In 1898, the Spanish Crown ceded Puerto Rico to the United States in the Treaty of Paris. By then, most of the island’s original forests had been cut over. However, the Luquillo Mountains still protected about 16 000 ha of forest and shrub land, including nearly 2300 ha of virgin forest at higher elevations.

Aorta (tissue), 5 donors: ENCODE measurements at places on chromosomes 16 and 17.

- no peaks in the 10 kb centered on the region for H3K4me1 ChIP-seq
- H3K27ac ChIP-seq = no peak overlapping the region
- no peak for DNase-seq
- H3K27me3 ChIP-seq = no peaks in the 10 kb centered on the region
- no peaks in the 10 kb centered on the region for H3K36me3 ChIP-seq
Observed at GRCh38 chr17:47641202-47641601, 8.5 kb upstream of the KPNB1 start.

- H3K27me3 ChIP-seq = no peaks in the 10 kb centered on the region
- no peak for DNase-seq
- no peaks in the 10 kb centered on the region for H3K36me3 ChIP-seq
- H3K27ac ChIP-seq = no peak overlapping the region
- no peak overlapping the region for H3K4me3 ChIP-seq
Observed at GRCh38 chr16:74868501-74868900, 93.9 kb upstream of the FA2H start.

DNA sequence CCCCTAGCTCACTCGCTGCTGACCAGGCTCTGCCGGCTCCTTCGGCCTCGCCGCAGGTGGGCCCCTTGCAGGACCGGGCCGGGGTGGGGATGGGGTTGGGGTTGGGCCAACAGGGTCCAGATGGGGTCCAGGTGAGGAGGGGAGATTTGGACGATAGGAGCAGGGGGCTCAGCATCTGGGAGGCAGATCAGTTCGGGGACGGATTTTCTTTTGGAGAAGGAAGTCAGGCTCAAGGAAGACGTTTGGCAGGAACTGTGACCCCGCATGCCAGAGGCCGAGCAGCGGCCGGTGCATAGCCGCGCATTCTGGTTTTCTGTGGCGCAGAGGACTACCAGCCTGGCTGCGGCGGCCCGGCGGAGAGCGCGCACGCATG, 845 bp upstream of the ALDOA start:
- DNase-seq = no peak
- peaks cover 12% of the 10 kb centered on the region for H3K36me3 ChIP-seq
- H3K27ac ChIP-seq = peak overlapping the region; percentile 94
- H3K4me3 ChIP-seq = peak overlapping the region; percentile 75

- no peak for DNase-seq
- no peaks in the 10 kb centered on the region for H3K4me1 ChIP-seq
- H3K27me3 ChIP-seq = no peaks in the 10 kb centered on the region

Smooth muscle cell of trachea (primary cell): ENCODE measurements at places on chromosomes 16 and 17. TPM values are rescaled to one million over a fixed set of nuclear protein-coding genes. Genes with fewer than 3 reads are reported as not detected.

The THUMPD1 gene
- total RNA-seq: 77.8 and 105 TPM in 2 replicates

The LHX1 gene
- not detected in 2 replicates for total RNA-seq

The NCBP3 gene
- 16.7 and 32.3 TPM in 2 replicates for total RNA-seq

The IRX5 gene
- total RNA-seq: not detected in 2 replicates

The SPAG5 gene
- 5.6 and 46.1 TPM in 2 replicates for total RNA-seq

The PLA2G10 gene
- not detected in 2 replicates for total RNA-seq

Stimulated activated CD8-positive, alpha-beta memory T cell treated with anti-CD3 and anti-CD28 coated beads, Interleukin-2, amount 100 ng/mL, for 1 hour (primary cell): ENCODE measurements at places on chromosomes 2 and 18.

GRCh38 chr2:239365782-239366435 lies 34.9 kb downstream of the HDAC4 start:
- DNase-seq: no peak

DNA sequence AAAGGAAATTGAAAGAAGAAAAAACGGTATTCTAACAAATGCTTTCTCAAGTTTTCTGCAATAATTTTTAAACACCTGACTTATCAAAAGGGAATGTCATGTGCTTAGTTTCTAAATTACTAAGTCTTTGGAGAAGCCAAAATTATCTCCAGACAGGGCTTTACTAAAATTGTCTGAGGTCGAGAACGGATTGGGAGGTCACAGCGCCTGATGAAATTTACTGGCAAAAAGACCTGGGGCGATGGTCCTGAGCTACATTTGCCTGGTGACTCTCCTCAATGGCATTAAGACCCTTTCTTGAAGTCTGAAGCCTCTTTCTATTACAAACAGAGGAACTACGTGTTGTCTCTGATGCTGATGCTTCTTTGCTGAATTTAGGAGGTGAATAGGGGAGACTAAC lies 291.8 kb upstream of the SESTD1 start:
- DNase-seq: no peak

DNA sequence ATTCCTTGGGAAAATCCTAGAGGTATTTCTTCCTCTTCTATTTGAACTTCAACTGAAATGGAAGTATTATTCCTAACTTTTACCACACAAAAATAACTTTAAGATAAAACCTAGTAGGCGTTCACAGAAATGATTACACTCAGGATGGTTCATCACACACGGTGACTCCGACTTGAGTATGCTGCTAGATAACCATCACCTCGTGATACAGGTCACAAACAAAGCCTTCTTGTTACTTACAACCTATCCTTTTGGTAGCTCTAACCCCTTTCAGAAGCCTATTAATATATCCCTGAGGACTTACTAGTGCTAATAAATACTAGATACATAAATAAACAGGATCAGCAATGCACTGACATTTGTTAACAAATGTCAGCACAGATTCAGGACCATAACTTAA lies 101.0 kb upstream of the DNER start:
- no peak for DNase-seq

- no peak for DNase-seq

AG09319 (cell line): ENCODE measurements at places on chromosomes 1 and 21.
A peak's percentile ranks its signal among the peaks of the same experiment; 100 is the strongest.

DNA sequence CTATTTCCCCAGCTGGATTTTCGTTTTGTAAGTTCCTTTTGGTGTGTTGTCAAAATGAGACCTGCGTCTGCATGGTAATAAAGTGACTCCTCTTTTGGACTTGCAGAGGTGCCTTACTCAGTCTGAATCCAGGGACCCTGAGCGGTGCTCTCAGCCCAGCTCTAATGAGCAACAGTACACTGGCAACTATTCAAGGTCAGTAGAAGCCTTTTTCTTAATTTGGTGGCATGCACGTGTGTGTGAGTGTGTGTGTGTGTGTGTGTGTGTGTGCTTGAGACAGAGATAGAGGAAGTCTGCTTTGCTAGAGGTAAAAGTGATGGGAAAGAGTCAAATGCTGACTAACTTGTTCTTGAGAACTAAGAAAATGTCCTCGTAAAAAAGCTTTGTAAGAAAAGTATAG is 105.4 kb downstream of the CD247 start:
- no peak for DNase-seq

Between 1891 and 1897, two acts (i.e., Land Revision Act and Organic Administrative Act) passed by the U.S. Government allowed the President to set aside forest lands. Subsequently, in 1903, President Theodore Roosevelt proclaimed the 5,116 acre (2,070 hectare) former Crown reserve to be the "Luquillo Forest Reserve"; named after its location in the Luquillo Mountains which rise behind the island's north-eastern coastal plain. Initially overseen by the US Bureau of Forestry, the reserve was re-named the Luquillo National Forest in 1907 and began to be supervised by the newly organized (1905) US Forest Service, an agency of the US Department of Agriculture. Through the years the Luquillo National Forest grew larger due to land grants, donations and purchases of privately owned parcels. In 1935 the forest was renamed the "Caribbean National Forest" and by that time it totaled more than 20.000 acres.